Victor, Prince Napoléon

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Napoléon V Victor Bonaparte-Moncalieri, Prince Napoleon

Also Known As: "Napoléon V"
Birthplace: Palais Royal, Brussels, Brabant, Belgium
Death: Died in Brussels, Brabant, Belgium
Immediate Family:

Son of Napoléon Joseph Charles Paul Bonaparte, 3rd Prince de Montfort and Maria Clotilde Therese Louise di Savoia-Carignano, Princess of Montfort, Princess Napoléon Bonaparte
Husband of Princess Clémentine of Belgium, Princess Napoléon
Father of Princess Marie Clothilde de Witt and Louis, Prince Napoleon
Brother of Louis Bonaparte (1864-1932) and Marie Létizia Laetitia di Savoia, Duchess of Aosta

Occupation: Prince Napoleon, 4th rince of Montfort
Managed by: Henn Sarv
Last Updated:

About Victor, Prince Napoléon

Victor, Prince Napoléon From Wikipedia, the free encyclopedia

Victor, Prince Napoléon (Napoléon Victor Jérôme Frédéric Bonaparte; 18 July 1862 – 3 May 1926) was the Bonapartist pretender to the French throne from 1879 until his death in 1926. He was known as Napoléon V by his supporters.


[edit]Early life He was born in the Palais Royal of Paris during the Second French Empire the son of the Prince Napoleon and his wife Princess Marie Clothilde of Savoy, daughter of Victor Emmanuel II of Italy. At the time of his birth he was third in the line of succession to the throne behind the Prince Imperial and his father. The Empire came to an end in 1870 with the abdication of Emperor Napoléon III. [edit]Bonaparte heir He was appointed head of the house of Bonaparte at the age of 18 in the will of Napoléon Eugène, Prince Imperial, who died in 1879, and so became Napoleon V to his supporters, though his younger brother, Prince Louis, a colonel in the Russian Imperial Guard, was preferred to him by many Bonapartists.[1] The decision by the Prince Imperial to bypass Prince Victor's father led to a complete breakdown in relations between father and son. In May, 1886 the French Republic expelled the princes of the former ruling dynasties and so Prince Victor left France for exile in Belgium.[2] [edit]Dreyfus affair At the time of the death of President Félix Faure during the Dreyfus affair, a number of political factions attempted to take advantage of the disorder and Prince Victor announced to a delegation from the Imperialist committee that he would take action to restore the French Empire when he felt that the time was favourable. In order to achieve this, he announced he would place himself at the head of the movement with his brother, Prince Louis, fighting beside him who he said would be "bringing to the Bonapartist forces his prestige and his military talents as well as his rank in the Russian army". The Duke of Orléans, rival claimant to the throne, also had forces available and they were ready to cross the French frontier at same time as the Bonapartist forces. In the end the anticipated outbreak in France didn't materialise and the French Third Republic survived one of its gravest crises.[1]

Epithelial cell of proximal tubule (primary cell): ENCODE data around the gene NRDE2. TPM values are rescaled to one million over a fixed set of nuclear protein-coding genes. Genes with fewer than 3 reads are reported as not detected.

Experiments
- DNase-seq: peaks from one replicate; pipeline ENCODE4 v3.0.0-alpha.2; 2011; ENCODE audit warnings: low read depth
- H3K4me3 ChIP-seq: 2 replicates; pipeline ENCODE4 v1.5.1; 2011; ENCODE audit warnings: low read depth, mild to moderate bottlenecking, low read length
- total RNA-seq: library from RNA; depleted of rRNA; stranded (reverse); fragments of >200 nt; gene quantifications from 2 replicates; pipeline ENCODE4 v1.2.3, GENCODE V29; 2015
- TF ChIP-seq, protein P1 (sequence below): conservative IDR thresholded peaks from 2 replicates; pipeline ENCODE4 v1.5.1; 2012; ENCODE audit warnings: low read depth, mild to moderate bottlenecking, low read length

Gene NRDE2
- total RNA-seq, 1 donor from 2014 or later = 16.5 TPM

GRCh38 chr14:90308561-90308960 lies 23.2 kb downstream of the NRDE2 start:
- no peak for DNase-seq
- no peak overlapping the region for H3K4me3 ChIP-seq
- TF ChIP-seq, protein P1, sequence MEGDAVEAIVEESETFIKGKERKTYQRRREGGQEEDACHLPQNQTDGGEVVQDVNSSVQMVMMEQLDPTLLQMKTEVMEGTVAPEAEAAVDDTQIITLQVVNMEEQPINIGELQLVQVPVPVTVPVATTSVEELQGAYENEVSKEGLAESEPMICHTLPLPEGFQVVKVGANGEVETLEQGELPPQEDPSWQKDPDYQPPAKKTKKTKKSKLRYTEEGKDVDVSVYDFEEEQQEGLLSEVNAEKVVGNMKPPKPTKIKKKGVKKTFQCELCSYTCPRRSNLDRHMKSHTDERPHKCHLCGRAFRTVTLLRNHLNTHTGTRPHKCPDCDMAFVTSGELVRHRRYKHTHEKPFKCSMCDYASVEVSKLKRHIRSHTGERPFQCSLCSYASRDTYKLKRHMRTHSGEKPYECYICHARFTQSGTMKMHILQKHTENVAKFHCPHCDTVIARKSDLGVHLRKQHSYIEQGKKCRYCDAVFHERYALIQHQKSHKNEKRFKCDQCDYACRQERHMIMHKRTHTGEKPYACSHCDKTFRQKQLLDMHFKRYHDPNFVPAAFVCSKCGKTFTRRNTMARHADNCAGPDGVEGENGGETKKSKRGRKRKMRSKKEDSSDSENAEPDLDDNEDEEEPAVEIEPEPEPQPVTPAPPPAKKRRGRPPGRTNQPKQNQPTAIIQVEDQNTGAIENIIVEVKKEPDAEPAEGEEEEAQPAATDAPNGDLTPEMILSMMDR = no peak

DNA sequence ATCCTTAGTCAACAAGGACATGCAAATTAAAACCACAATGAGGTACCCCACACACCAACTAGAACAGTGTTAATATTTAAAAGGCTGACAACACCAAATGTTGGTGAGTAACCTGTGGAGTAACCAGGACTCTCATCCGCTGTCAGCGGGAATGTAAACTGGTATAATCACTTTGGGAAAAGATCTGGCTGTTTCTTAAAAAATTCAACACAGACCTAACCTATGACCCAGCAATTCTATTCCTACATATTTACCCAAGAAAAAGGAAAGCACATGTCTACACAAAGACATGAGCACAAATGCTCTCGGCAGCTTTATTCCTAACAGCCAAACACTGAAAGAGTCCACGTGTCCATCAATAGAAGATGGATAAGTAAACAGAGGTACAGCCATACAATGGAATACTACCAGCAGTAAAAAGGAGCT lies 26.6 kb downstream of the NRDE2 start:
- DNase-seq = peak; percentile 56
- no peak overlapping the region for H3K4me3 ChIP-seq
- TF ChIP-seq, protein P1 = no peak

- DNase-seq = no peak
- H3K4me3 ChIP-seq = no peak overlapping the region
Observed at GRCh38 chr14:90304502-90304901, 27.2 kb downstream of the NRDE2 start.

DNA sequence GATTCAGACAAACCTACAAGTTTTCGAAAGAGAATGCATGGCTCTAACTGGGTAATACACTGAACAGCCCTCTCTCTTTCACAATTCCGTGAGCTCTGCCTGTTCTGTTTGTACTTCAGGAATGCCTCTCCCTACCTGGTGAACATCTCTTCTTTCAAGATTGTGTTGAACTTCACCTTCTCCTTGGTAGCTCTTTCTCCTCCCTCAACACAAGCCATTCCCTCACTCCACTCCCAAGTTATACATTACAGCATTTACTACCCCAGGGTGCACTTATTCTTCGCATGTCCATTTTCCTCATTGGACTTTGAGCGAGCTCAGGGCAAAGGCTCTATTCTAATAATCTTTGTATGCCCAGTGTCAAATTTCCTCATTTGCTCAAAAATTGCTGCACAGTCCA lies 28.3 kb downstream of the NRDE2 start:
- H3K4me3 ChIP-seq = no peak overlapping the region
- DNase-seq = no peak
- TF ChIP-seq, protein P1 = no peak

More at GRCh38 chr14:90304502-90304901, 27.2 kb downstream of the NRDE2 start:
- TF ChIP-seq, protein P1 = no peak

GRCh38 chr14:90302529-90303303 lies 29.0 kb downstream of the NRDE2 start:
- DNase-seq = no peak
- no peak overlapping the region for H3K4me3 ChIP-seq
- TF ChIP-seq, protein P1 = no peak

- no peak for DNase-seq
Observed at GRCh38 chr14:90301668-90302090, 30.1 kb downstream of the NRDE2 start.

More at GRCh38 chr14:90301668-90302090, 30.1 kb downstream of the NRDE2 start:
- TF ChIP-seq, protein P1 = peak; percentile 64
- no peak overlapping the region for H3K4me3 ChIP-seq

Death Prince Victor died on 3 May 1926 in Brussels with the French author Charles Maurras commenting on Prince Victor's time as pretender saying that he hadn't offered any new ideas since 1884 and no radical alternatives to republican governments.[3] He was succeeded as the Bonaparte heir by his only son Prince Louis. [edit]Family

On 10 November/14 November 1910, at Moncalieri, Prince Victor was married to Princess Clémentine of Belgium (1872-1955), daughter of Leopold II of Belgium and Marie Henriette of Austria. They had two children: Princess Marie Clotilde Eugénie Alberte Laetitia Généviève Bonaparte (1912-1996) married Serge de Witt Prince Louis Napoléon (1914-1997)

Spouse Princess Clémentine of Belgium Issue Princess Marie-Clotilde Prince Louis

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Victor, Prince Napoléon's Timeline

July 18, 1862
Palais Royal, Brussels, Brabant, Belgium
March 20, 1912
Age 49
Brussels, Brabant, Belgium
January 23, 1914
Age 51
Brussels, Brussels-Capital Region, Belgium
May 3, 1926
Age 63
Brussels, Brabant, Belgium